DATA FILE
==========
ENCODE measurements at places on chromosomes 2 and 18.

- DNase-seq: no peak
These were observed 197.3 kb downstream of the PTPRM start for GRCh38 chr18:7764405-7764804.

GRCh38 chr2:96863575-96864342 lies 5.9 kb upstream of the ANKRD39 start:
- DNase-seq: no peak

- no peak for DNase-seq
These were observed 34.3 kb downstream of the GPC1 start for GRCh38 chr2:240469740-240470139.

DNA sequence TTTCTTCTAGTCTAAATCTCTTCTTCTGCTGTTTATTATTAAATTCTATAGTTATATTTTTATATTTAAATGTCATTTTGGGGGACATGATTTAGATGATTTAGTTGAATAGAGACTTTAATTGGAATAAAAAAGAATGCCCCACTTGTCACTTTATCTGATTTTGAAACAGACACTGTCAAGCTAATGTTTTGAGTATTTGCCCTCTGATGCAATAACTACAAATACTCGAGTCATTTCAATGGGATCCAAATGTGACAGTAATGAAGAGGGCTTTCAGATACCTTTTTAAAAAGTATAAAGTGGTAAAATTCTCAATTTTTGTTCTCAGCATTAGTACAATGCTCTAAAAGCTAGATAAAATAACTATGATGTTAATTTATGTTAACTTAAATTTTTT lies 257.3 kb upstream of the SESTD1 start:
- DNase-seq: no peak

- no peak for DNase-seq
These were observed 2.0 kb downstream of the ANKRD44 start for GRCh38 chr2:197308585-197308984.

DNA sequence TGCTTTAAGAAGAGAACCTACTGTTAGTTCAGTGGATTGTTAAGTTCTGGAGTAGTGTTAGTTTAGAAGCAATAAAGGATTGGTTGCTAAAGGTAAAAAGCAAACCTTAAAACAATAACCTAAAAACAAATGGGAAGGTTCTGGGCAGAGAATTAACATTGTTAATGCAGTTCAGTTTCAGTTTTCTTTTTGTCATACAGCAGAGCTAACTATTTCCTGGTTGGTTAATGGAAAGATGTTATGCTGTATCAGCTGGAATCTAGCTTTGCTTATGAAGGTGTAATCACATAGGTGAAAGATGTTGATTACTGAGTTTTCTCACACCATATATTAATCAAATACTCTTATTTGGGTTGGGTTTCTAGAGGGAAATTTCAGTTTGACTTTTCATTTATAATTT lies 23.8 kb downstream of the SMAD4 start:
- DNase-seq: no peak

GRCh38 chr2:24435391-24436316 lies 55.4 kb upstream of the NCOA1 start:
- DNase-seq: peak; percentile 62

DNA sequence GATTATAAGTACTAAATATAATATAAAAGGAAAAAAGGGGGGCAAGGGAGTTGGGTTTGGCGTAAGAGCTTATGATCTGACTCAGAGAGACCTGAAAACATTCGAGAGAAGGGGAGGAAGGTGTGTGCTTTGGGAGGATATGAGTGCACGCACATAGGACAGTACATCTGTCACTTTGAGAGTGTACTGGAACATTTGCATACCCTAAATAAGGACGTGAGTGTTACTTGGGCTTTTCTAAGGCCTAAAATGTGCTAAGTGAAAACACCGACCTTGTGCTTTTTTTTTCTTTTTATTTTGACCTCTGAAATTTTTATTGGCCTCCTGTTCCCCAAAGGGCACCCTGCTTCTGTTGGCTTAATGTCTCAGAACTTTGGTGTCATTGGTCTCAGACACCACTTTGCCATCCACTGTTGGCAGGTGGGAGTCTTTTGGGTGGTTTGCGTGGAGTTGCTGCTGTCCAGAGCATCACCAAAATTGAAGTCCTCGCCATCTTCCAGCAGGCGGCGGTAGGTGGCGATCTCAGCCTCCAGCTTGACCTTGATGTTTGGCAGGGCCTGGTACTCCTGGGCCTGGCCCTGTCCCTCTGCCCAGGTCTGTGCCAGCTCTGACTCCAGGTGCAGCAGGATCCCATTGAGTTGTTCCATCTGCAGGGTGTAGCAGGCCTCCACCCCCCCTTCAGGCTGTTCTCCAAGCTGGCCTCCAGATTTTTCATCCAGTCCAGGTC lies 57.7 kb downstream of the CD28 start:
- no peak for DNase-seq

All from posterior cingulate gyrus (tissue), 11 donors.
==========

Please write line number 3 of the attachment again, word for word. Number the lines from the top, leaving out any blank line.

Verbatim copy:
These were observed 197.3 kb downstream of the PTPRM start for GRCh38 chr18:7764405-7764804.